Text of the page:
Crime & Courts

Spring Grove officer subpoenaed to test suspected marijuana residue after traffic stop

Nancy Pahlman, 59
Nancy Pahlman, 59

Police body-cam footage tells two different stories to attorneys expected to go toe-to-toe next week in the case of a woman who said police mistook a pile of pistachio shells for loose marijuana in her car.

Despite 59-year-old Nancy Pahlman’s staunch claims that it was the pistachios that led police to order her out of her car during a traffic stop in December, it wasn’t marijuana she ultimately was charged with possessing. Rather, it was the prescription bottle of tramadol in her coat pocket.

Spring Grove police didn’t take a sample of the suspected marijuana before they let Pahlman off with a traffic warning, court records show.

Pahlman, however, collected a sample of the residue, which she intends to bring to McHenry County court, where a subpoenaed officer could be ordered to test in front of a judge.

McHenry County Assistant State’s Attorney Robert Ladd filed a motion Tuesday seeking to block defense attorney Philip Prossnitz’s attempts to subpoena the Spring Grove police officer who arrested Pahlman weeks after the traffic stop.

Judge James Cowlin will hear arguments on the matter Thursday.

Ladd wrote in his motion to quash the subpoena that Pahlman’s alleged shell samples aren’t considered evidence in the case, and said there is “no legitimate reason” for the officer to produce a disposable marijuana field test.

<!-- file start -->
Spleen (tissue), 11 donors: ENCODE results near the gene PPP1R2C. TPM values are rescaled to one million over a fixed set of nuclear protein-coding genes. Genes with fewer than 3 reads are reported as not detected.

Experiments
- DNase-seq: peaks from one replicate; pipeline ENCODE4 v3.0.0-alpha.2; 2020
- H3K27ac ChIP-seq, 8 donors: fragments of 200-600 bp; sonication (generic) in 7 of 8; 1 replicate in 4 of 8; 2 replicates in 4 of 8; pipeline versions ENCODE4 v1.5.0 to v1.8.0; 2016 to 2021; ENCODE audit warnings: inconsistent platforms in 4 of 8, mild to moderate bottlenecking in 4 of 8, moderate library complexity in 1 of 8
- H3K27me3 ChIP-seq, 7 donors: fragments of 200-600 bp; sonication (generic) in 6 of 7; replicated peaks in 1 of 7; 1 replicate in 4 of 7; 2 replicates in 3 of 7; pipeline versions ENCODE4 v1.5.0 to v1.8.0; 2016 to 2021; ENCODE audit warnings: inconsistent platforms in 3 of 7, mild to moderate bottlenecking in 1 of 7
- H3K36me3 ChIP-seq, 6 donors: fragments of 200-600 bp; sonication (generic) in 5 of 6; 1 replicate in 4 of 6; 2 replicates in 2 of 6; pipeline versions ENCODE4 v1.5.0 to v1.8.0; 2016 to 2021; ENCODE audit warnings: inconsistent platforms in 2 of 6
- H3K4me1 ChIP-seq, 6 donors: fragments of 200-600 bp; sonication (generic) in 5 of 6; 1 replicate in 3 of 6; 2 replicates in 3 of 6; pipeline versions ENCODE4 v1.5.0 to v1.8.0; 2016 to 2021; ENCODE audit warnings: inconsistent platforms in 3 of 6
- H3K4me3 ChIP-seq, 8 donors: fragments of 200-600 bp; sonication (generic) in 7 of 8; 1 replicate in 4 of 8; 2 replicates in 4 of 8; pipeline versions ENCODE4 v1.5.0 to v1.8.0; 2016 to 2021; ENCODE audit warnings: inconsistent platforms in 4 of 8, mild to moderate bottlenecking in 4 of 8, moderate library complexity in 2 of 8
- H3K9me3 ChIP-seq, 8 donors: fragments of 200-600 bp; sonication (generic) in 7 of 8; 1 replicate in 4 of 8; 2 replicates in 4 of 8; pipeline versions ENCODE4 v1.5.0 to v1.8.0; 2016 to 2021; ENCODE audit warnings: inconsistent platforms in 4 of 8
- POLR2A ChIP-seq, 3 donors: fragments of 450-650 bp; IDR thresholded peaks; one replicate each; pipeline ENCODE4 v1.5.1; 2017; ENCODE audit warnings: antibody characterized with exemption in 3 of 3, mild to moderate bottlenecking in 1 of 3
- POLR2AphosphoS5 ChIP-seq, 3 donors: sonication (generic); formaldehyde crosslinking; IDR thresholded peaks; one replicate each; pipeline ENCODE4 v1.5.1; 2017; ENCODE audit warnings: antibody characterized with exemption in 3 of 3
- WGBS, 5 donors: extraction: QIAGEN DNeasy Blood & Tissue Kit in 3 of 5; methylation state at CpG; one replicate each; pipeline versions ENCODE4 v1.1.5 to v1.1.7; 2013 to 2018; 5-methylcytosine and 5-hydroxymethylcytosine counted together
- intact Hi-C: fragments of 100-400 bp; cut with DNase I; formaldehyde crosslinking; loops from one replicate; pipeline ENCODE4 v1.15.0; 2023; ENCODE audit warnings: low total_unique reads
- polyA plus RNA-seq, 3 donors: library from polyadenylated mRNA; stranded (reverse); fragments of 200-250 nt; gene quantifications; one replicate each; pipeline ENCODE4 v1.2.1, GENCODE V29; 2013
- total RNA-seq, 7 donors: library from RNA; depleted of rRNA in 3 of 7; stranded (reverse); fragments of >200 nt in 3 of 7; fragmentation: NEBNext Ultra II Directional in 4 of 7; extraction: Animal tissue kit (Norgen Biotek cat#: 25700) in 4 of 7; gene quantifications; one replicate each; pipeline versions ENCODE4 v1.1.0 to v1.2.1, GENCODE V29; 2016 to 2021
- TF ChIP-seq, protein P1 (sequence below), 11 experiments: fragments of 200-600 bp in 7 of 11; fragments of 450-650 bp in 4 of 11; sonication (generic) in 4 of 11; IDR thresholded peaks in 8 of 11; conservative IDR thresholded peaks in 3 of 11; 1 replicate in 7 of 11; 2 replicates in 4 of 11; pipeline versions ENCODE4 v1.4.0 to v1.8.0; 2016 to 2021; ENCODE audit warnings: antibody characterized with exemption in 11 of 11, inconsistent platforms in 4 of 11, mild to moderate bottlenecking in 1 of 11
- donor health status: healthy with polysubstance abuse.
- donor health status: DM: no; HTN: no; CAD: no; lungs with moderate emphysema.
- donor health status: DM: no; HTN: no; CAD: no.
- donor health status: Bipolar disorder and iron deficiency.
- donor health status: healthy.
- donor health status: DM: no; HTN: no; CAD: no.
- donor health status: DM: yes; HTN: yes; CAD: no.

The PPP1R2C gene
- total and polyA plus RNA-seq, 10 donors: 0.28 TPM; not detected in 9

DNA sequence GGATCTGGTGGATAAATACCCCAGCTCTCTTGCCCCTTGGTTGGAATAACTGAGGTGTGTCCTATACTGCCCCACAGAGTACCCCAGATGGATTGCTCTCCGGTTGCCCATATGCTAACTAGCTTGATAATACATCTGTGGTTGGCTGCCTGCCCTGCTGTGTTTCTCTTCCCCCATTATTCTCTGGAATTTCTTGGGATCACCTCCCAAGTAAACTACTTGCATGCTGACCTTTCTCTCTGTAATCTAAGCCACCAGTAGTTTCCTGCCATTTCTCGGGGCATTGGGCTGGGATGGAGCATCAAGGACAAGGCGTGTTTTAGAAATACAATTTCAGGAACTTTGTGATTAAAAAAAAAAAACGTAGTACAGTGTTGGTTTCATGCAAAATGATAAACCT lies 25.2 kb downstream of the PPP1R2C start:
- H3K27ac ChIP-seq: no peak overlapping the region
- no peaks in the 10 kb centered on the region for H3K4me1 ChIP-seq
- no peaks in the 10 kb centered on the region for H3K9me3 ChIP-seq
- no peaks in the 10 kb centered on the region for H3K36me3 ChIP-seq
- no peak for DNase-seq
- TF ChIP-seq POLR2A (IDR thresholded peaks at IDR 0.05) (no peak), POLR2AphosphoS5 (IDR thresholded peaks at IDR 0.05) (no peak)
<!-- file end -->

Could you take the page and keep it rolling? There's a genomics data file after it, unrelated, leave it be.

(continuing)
Prossnitz, however, long has claimed police never were certain what the “leafy green substance” in Pahlman’s car was.

“She said she was unlawfully ordered out of her car as the result of an officer’s objectively unreasonable belief there was marijuana residue on the center console of her car,” Prossnitz wrote in a separate motion to suppress any evidence collected after the officer told Pahlman to exit the vehicle.

It was then that Pahlman admitted to police she had in her coat pocket a prescription bottle of tramadol, although it wasn’t made out to her.

The prescription was for her sister-in-law, who Pahlman said she used to drive to cancer treatments and had since died. Pahlman claims to have forgotten the pill bottle was in her winter coat.

The arresting officer can be heard on police body camera footage saying he wasn’t sure whether the residue was marijuana, Prossnitz wrote in his motion.

Ladd has denied the officer had doubts about the presence of marijuana.

A hearing on Prossnitz’s motion to suppress the evidence is scheduled for Friday.

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